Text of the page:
This program will continue until the district has been accredited for five consecutive years and has met all MSIP academic standards for five consecutive years.

The clearinghouse must identify a method by which parents and guardians can prioritize the schools in which they would like to enroll their child. The clearinghouse must identify the total number of students who seek to transfer as well as the number of transfer requests received by each individual school or district, as described in the act.

If a student ceases participation in the St. Louis area voluntary urban transfer program and transfers under Section 167.133, and if the state contribution for tuition and transportation is less under the 167.133 transfer, the difference between the two amounts must be transferred to the general revenue fund. (Sections 167.406 & 167.409)

VIRTUAL SCHOOLS: A student may enroll in the virtual courses or programs of a school district, charter school, or MoVIP that meets the requirements for virtual courses established in Section 162.1250. The Department shall withhold the tuition amount, as described in the act, from the district of residence's state school aid, and shall seek local moneys, as described in the act. (Section 167.418)

SCHOOL PRINCIPALS: School principals will have the right to select teachers for their schools who have demonstrated effectiveness and qualifications. School districts with multiple schools must include provisions in teacher contracts for the placement of teachers rated highly effective or effective based on the mutual consent of the teacher and principal of the school. School districts may adopt options for teachers rated effective or higher who are displaced and not selected for a regular position. This act contains additional procedures for when a position is unavailable for a teacher.

TEACHER TENURE: Currently, the St. Louis City School District has a separate tenure system. This act ends this separate system and includes St. Louis in the statewide system. If a special administrative board is governing a school district, it may appoint a hearing officer to conduct a teacher termination hearing. In addition, a school board, upon an affirmative vote of a constitutional majority of its members, may appoint a hearing officer to conduct a teacher termination hearing.

This act modifies the procedures and criteria by which school boards may place teachers on leave. Instead of seniority or years of service being used as criteria for placing teachers on leave, the deciding criterion will be effective teacher performance based on documented student learning and growth. (Sections 168.104, 168.106, 168.116, 168.124, 168.221)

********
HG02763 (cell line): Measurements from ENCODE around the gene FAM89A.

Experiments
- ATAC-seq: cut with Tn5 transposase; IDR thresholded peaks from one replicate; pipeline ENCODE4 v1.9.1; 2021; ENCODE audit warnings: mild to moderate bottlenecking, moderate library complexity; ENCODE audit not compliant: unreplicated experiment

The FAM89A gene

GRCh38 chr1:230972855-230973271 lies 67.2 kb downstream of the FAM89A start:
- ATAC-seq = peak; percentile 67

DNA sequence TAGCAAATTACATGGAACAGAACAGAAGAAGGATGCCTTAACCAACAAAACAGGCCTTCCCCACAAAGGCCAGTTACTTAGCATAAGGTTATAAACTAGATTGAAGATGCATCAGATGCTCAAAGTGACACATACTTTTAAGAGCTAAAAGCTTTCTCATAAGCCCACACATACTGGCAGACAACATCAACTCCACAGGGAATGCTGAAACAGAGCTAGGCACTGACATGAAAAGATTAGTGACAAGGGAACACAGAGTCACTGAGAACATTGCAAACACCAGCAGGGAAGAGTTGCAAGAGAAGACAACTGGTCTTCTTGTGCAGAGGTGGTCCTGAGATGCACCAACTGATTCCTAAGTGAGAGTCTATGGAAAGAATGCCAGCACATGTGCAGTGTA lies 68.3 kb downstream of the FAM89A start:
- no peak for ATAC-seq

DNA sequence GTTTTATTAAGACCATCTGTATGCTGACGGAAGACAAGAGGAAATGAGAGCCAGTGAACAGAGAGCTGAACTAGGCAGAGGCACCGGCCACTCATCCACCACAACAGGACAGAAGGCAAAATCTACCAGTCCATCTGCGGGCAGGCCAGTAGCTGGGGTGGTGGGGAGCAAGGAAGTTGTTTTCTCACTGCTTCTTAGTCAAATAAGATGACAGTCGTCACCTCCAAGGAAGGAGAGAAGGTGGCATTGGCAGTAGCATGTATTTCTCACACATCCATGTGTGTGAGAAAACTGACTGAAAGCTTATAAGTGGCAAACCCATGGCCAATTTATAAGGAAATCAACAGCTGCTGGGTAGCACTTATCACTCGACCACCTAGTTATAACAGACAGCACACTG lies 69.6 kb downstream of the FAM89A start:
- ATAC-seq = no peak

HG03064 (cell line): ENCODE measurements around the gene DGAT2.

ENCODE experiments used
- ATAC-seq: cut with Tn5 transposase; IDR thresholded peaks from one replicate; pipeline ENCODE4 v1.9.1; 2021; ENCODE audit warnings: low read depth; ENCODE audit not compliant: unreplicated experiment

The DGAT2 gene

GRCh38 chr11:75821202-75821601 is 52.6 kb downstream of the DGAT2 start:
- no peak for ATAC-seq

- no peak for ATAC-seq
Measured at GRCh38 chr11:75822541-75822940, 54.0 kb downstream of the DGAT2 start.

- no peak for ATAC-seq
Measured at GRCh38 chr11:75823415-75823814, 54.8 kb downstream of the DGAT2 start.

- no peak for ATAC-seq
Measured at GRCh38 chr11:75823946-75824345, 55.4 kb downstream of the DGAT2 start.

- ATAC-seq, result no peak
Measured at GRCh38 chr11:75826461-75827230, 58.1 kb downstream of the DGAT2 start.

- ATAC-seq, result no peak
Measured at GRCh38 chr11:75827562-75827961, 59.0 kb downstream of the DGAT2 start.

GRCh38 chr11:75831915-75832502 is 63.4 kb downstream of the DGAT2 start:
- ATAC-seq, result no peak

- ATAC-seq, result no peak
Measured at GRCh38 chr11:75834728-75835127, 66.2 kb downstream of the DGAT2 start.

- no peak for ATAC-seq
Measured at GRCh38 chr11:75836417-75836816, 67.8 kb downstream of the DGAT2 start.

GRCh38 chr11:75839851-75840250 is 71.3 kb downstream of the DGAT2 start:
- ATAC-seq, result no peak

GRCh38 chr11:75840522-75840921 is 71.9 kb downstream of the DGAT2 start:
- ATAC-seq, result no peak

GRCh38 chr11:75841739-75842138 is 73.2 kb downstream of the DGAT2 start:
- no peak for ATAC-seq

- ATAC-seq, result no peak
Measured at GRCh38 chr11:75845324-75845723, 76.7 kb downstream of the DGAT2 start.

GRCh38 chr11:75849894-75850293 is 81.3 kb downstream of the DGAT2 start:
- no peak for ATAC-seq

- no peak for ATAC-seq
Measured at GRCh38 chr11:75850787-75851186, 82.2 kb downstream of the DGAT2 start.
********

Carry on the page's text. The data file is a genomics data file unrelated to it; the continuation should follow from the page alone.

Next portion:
EDUCATOR EVALUATIONS: At least fifty-one percent of an educator's evaluation must be based on a student's academic growth. (Section 168.128)

ADJUSTMENT OF FUNDS: This act also repeals a requirement that certain payments made from any source by a school district that result in the transfer of the title of real property to the school district be deducted as an adjustment to the funds payable to the district under the school funding formula. (Section 177.088)

SHARING OF SERVICES AND INCREASING EFFICIENCIES ACT: Two or more school districts, charter schools, any public, private, or nonprofit entity, political subdivision, public institution of higher education, or private institution of higher education may cooperate and share resources to achieve efficiencies, become more cost-effective, reduce costs, and reduce and minimize duplicative operations, services, and purchasing.

In addition, nothing in this section may be construed to prohibit any of the identified entities from entering into any cooperative agreement, as described in the act, or to prohibit any identified entity from altering any agreement it may have entered into with another entity described in the act without agreement from all the parties to the agreement or expiration of the contract that is in force upon the effective date of the act. (Section 177.250)

The provisions of this act are nonseverable. (Section 1)

This act contains an emergency clause that applies to the remainder of the sections, except for the teacher tenure provisions and sections 177.088 and 177.250. (Section B)

This act contains an effective date of July 1, 2012 for the teacher tenure provisions. (Section C).

This act is substantially similar to SCS/SB 706 (2012) and is similar to HCS/HB 1740 (2012), HB 1735 (2012), HB 1736 (2012), HCS/HB 1174 (2012).